[extropy-chat] Re: Self replication again (was MARS: ...

Chris Phoenix cphoenix at CRNano.org
Sun Apr 25 00:48:37 UTC 2004

Mike Lorrey wrote:
 > Sorry, you were talking about making monolithic diamond and comparing
 > that to making nanites, implying that one started with a hunk of
 > diamond and chipped away at it. So we are a back to my original
 > argument about building parts and assemblies an atom or molecule at a
 > time.

I was saying that if we can make monolithic diamond by deposition 
reactions, then we can, by controlling the position and sequence of 
those reactions, make more complex parts.

 > It is entirely different to have a machine that is tied to a computer
 > database to not just tell it how to make one part, but every part that
 > the machine itself is made of, the computer itself, and the end product
 > the controller wants built is made of.

The complexity of such a machine is in the computer's software.  Not in 
the deposition machinery, or the actuators, or even the computer's 
hardware.  The assumption that a general-purpose manufacturing machine 
must be physically complex is common, but it's simply wrong.  The 
physical part doesn't necessarily have to be more complex than, say, an 
inkjet printer.

If you want to talk about the complexity of the software, that's fine. 
But start by addressing the relevant sections of my nanofactory paper: 
"8.1. File size and data distribution"
http://www.jetpress.org/volume13/Nanofactory.htm#s8.1 which builds on
"6 Control of the nanofactory"
http://www.jetpress.org/volume13/Nanofactory.htm#s6 and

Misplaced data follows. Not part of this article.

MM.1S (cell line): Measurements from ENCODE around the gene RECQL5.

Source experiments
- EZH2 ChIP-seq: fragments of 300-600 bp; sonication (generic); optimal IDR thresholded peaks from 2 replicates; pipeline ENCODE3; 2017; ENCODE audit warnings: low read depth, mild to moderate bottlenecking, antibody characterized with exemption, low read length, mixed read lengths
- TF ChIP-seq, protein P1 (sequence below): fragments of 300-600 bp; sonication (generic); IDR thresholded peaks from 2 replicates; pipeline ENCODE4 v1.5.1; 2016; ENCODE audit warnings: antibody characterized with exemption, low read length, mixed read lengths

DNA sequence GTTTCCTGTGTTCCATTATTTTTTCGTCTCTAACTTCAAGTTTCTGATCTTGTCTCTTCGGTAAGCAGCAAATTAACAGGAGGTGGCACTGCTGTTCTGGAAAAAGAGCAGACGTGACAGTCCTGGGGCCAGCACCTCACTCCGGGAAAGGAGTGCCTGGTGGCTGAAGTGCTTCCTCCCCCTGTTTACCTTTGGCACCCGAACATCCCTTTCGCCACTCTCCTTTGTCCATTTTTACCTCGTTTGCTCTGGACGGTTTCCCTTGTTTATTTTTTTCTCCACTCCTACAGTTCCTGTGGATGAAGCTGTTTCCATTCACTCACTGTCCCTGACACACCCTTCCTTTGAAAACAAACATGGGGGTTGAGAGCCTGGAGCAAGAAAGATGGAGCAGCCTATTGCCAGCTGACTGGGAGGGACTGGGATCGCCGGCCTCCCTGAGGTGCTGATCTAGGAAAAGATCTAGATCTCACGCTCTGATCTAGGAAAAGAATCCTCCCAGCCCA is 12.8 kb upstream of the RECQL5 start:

"5 Product design"

 > I have serious questions about how easy it is to just assemble diamond
 > molecules at normal pressures. Admittedly I don't know much about this,
 > but it seems to me that something that requires a humongous press to
 > produce even artificial diamond at massive pressures and temps (and
 > can't actually replicate natural diamond) would cause significant
 > difficulties for you if your machine is trying to put diamond molecules
 > together at normal pressures and temps.

Your "serious questions" about mechanosynthesis do not reflect any 
actual problems with the proposal; they are easy to answer and have 
already been answered if you study the mechanochemistry literature.

A single bond, or two bonds, don't require much force.  The pressure in 
bulk diamond synthesis isn't to make reactions happen--it's to shift the 
equilibrium from graphite to diamond.

See especially the section "Diamond Mechanosynthesis Tools (Theory)"


Chris Phoenix                                  cphoenix at CRNano.org
Director of Research
Center for Responsible Nanotechnology          http://CRNano.org

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